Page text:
Wednesday, June 22, 2011
Posttraumatic Stress Disorder in New Mothers: Results from a Two-Stage U.S. National Survey
Article first published online: 20 MAY 2011
This study identified main factors in onset of posttraumatic stress disorder.
- low partner support
- elevated postpartum depressive symptoms
- more physical problems since birth
- less health-promoting behaviors
- eight variables significantly differentiated women who had elevated posttraumatic stress symptom levels from those who did not: no private health insurance, unplanned pregnancy, pressure to have an induction and epidural analgesia, planned cesarean birth, not breastfeeding as long as wanted, not exclusively breastfeeding at 1 month, and consulting with a clinician about mental well-being since birth.
Background: Prevalence rates of women in community samples who screened positive for meeting the DSM-IV criteria for posttraumatic stress disorder after childbirth range from 1.7 to 9 percent. A positive screen indicates a high likelihood of this postpartum anxiety disorder. The objective of this analysis was to examine the results that focus on the posttraumatic stress disorder data obtained from a two-stage United States national survey conducted by Childbirth Connection: Listening to Mothers II (LTM II) and Listening to Mothers II Postpartum Survey (LTM II/PP).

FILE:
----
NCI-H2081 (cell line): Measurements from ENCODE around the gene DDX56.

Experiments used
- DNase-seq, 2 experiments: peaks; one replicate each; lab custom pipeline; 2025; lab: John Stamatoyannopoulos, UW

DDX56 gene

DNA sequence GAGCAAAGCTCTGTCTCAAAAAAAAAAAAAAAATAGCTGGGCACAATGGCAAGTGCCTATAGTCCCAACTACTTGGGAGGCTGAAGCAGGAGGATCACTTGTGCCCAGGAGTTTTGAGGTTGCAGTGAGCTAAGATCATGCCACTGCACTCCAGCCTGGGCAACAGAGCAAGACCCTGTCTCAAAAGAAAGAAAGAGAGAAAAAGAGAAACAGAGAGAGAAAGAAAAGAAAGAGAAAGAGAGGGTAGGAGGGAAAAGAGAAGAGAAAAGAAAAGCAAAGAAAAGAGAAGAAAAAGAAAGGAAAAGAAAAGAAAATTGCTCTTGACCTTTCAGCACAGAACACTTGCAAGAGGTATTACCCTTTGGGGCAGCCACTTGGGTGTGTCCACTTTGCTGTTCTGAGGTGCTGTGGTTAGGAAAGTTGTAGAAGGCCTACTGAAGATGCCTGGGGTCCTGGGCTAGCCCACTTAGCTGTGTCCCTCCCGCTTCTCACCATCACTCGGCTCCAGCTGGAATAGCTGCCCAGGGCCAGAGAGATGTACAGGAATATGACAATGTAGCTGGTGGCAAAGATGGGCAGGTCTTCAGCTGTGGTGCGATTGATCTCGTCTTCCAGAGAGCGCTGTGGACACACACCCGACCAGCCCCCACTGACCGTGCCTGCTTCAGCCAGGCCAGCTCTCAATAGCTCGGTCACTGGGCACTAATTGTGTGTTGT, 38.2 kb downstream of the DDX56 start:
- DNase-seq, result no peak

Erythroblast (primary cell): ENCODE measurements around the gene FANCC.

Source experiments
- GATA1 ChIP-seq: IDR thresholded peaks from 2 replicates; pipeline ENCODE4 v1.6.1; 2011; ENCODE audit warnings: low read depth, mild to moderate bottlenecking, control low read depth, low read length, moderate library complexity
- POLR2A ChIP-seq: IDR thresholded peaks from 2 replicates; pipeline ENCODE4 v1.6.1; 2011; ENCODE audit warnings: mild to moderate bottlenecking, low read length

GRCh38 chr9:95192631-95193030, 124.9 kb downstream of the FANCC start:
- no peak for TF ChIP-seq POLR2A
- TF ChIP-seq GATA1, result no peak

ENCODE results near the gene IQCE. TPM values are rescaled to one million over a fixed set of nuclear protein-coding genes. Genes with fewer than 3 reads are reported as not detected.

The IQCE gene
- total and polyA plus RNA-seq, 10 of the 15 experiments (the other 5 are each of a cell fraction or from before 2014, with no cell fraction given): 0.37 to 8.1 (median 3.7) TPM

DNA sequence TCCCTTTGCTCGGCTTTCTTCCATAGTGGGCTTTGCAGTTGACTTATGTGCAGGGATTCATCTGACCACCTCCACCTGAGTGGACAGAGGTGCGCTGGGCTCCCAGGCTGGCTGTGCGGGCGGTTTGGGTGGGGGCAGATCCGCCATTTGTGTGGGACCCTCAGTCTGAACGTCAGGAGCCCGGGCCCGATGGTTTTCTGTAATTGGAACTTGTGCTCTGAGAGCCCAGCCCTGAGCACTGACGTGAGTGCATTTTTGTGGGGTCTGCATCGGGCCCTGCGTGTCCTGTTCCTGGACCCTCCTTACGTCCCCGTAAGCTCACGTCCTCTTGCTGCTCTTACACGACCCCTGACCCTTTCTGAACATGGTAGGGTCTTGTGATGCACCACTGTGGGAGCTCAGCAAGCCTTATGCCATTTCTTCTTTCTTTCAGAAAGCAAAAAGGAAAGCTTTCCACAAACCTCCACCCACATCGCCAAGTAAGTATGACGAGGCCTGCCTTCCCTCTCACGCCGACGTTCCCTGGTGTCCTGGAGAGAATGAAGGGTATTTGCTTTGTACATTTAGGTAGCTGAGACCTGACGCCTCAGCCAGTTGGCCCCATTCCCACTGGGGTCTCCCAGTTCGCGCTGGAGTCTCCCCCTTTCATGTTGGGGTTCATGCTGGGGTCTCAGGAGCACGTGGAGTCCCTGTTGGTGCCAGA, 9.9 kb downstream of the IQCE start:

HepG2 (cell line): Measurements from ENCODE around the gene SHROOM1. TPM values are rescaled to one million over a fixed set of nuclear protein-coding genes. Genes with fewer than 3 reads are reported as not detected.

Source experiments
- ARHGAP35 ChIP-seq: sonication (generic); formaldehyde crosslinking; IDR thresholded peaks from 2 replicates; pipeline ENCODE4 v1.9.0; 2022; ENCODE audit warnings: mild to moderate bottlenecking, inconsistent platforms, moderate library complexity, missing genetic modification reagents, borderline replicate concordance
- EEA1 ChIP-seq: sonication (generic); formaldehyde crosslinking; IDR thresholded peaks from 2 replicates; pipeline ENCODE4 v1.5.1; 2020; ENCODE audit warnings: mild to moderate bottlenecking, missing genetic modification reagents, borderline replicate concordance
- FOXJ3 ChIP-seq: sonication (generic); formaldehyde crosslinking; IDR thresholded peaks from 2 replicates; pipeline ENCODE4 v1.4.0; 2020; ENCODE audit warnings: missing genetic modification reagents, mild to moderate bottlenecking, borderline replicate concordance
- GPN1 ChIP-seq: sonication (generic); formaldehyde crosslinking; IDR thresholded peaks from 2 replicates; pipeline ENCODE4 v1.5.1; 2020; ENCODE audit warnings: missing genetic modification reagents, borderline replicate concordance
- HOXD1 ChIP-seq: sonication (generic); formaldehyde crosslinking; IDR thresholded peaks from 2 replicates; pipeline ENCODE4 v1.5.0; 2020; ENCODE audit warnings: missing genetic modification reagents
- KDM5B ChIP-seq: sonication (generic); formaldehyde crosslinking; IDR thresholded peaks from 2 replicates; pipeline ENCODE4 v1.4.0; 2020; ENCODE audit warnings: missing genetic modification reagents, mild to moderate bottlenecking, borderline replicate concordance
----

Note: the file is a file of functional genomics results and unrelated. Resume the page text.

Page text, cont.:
Methods: In the LTM II study, 1,373 women completed the survey online, and 200 mothers were interviewed by telephone. The same mothers were recontacted and asked to complete a second questionnaire 6 months later and of those, 859 women completed the online survey and 44 a telephone interview. Data obtained from three instruments are reported in this article: Posttraumatic Stress Disorder Symptom Scale-Self Report (PSS-SR), Postpartum Depression Screening Scale (PDSS), and the Patient Health Questionnaire-2 (PHQ-2)